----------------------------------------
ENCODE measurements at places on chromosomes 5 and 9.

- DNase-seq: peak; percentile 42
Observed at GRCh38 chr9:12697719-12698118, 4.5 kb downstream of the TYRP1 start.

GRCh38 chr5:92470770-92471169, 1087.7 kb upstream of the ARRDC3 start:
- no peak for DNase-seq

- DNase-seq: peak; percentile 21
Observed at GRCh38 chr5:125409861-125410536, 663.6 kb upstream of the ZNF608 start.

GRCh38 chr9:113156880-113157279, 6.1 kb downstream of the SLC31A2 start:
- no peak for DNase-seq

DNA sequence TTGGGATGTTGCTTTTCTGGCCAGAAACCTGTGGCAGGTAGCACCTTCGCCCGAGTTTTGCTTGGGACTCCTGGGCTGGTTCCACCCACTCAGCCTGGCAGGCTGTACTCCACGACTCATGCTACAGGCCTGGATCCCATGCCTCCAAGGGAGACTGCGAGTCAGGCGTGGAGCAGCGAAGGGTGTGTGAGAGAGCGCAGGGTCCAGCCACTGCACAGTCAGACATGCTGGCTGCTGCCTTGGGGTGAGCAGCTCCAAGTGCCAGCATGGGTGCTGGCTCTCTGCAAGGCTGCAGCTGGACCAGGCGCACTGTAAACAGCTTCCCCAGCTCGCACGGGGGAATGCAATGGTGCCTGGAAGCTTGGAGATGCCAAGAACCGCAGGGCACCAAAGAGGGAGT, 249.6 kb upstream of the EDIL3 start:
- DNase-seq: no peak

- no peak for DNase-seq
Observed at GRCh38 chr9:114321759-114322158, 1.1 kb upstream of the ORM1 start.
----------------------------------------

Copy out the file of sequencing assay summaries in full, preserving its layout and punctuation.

ENCODE measurements at places on chromosomes 5 and 9.

- DNase-seq: peak; percentile 42
Observed at GRCh38 chr9:12697719-12698118, 4.5 kb downstream of the TYRP1 start.

GRCh38 chr5:92470770-92471169, 1087.7 kb upstream of the ARRDC3 start:
- no peak for DNase-seq

- DNase-seq: peak; percentile 21
Observed at GRCh38 chr5:125409861-125410536, 663.6 kb upstream of the ZNF608 start.

GRCh38 chr9:113156880-113157279, 6.1 kb downstream of the SLC31A2 start:
- no peak for DNase-seq

DNA sequence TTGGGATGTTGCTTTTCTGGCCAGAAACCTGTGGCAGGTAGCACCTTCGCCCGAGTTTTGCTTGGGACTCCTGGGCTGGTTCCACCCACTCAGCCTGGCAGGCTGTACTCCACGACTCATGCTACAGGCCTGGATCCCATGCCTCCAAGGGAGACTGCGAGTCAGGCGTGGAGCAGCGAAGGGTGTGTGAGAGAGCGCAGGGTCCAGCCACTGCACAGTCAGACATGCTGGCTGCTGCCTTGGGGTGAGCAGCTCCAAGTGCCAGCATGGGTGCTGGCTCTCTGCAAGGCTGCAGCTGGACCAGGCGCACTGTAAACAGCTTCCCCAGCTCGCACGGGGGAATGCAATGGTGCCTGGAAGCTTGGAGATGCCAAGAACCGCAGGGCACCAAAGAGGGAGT, 249.6 kb upstream of the EDIL3 start:
- DNase-seq: no peak

- no peak for DNase-seq
Observed at GRCh38 chr9:114321759-114322158, 1.1 kb upstream of the ORM1 start.